Now, on the one hand, that may not sound so bad until you realize that these are supposed to be the Cubs' two best players, and the Cubs also have had out machines Nate Schierholtz (.301 OBP), Darwin Barney (.270), and Soriano (.287) vying for the lion's share of a largely stable pool of available outs.

It's gotten even worse as 2013 has progressed. Castro has somehow hit for less power since the All-Star break (.323 SLG) and Rizzo has seen his OPS drop every month:

Split

BA

OBP

SLG

OPS

April/March

.224

.315

.531

.846

May

.295

.325

.482

.807

June

.231

.372

.374

.745

July

.210

.331

.370

.701

August

.190

.286

.381

.667

Sept/Oct

.221

.292

.326

.617

So what's wrong, and are they salvageable? Rizzo, in particular, gives me hope. While the results have been disappointing, almost all of his indicators are actually better this year than last. His strikeout to walk ratio is way down, and despite hitting a lot of line drives, his batting average on balls in play is just .255, and a higher percentage of his plate appearances are ending in extra base hits. The biggest problem with his game is his complete inability to hit left-handed pitching, against which he's only at .184/.280/.341 on the year. If the Cubs can provide him with some right-handed protection in the lineup, to discourage opponents from deploying a lefty reliever at the end of games, that will also help his numbers to bounce back.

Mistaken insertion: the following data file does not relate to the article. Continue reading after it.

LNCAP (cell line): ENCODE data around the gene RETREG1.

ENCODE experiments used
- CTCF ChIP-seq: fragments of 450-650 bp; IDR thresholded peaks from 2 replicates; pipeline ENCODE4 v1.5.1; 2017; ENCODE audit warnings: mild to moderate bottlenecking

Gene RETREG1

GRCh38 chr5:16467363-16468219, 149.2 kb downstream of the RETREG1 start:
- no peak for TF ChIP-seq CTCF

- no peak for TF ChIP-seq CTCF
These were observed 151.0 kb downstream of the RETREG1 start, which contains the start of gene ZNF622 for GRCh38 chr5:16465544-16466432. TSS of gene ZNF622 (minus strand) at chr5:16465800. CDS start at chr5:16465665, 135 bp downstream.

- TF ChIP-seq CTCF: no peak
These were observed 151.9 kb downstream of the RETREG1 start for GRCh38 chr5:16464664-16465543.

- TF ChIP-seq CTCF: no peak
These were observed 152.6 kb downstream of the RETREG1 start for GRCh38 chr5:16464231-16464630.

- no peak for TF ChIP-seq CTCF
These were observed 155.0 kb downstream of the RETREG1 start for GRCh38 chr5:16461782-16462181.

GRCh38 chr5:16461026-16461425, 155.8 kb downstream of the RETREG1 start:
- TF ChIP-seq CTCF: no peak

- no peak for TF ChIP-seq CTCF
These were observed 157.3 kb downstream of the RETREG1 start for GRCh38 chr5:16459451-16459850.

Castro is a different story, however. His batting average, on-base percentage, and slugging percentage have been in freefall since 2011, and he's gone from an asset on the bases to a liability. Worse, his underlying numbers are even more alarming. In 2013, he has the third highest K/BB ratio in the National League. Al Yellon, of Bleed Cubbie Blue, suggests that the Cubs just need to leave him alone, saying

It strikes me that Starlin Castro is exactly like Jeff Francoeur, at least in that one sort of talent. He's got muscle memory and pitch recognition that allowed him to become a .300 hitter in the big leagues at age 20, and do it for well over one thousand at-bats.